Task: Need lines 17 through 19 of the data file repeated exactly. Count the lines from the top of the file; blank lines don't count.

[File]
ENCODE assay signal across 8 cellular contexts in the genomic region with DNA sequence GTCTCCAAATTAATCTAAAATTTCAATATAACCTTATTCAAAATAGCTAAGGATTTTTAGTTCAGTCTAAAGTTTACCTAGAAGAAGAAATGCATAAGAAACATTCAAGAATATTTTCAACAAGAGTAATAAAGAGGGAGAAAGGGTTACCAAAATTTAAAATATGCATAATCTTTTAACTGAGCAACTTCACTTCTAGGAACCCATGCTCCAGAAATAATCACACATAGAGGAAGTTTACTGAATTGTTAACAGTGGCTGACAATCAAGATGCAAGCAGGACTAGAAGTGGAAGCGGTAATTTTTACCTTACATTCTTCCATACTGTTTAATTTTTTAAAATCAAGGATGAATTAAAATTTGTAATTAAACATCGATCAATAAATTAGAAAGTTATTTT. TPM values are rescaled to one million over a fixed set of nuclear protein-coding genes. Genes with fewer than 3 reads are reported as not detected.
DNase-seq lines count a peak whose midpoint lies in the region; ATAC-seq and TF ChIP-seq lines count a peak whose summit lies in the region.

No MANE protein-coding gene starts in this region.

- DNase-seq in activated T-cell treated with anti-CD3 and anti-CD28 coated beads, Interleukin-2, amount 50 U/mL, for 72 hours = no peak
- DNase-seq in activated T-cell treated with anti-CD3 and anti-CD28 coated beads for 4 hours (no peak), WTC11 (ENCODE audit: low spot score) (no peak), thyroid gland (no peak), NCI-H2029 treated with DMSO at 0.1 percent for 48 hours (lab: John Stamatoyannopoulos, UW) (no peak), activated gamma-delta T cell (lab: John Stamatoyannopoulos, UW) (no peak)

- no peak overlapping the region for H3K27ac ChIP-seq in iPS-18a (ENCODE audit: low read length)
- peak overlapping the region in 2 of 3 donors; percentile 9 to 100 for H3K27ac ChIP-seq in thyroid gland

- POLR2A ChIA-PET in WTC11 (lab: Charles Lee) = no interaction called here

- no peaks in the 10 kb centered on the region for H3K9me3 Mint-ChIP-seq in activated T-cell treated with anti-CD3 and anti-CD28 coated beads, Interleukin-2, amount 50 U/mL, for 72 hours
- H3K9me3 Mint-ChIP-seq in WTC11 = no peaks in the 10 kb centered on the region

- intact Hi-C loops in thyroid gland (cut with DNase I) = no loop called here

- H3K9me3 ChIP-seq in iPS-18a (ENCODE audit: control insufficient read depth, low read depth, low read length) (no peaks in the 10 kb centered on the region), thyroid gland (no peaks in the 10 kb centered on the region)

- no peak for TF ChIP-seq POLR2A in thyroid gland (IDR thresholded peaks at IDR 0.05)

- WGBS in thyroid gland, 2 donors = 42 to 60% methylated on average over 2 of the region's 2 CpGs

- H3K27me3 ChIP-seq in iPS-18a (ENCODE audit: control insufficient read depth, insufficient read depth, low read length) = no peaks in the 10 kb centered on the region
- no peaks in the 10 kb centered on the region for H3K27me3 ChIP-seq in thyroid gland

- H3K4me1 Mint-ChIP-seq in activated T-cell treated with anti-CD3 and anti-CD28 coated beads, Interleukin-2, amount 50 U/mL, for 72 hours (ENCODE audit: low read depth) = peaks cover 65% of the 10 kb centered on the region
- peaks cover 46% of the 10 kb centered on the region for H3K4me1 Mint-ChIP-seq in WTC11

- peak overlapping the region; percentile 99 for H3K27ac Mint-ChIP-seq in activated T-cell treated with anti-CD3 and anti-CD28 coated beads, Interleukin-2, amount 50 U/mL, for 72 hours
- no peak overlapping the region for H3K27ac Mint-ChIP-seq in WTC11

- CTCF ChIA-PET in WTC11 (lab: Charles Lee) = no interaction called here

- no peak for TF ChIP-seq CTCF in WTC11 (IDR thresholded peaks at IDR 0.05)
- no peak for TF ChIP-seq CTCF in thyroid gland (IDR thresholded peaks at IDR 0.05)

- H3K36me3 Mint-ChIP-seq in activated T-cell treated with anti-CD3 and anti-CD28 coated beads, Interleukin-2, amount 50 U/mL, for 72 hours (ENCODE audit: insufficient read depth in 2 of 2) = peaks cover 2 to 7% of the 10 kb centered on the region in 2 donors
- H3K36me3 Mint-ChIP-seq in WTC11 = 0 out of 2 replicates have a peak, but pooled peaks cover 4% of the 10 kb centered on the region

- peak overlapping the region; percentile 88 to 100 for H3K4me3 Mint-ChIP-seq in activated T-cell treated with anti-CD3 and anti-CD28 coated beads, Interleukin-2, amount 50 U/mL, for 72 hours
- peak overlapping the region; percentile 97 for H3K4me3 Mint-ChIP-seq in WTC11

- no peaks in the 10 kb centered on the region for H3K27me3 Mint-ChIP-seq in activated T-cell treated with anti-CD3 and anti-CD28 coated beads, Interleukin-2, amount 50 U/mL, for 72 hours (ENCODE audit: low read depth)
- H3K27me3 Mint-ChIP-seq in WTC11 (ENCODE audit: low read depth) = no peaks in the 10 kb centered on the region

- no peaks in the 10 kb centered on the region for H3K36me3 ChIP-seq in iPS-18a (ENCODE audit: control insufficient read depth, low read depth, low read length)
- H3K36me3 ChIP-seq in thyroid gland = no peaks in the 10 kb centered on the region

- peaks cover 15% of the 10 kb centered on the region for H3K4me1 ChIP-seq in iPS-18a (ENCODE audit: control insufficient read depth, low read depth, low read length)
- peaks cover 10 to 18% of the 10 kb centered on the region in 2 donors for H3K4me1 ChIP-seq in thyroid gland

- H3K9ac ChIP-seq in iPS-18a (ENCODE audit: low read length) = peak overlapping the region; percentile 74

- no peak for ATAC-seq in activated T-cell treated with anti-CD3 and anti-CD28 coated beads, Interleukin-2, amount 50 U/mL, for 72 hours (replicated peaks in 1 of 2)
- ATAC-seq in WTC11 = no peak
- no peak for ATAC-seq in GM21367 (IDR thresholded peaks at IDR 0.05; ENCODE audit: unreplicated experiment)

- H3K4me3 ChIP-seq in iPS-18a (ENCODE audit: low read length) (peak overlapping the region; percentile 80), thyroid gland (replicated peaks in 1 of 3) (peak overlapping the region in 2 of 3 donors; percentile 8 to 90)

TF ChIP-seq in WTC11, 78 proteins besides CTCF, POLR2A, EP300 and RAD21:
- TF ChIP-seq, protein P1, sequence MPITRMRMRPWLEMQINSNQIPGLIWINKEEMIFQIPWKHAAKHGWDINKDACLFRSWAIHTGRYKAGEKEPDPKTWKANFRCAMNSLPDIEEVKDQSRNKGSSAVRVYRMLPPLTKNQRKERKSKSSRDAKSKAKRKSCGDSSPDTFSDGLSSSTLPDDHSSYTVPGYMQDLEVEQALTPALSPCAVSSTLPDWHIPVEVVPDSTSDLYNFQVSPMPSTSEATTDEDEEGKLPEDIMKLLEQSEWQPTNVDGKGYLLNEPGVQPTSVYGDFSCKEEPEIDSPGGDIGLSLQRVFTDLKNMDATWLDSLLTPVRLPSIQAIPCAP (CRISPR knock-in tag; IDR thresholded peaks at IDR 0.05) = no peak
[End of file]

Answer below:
- H3K4me1 Mint-ChIP-seq in activated T-cell treated with anti-CD3 and anti-CD28 coated beads, Interleukin-2, amount 50 U/mL, for 72 hours (ENCODE audit: low read depth) = peaks cover 65% of the 10 kb centered on the region
- peaks cover 46% of the 10 kb centered on the region for H3K4me1 Mint-ChIP-seq in WTC11

- peak overlapping the region; percentile 99 for H3K27ac Mint-ChIP-seq in activated T-cell treated with anti-CD3 and anti-CD28 coated beads, Interleukin-2, amount 50 U/mL, for 72 hours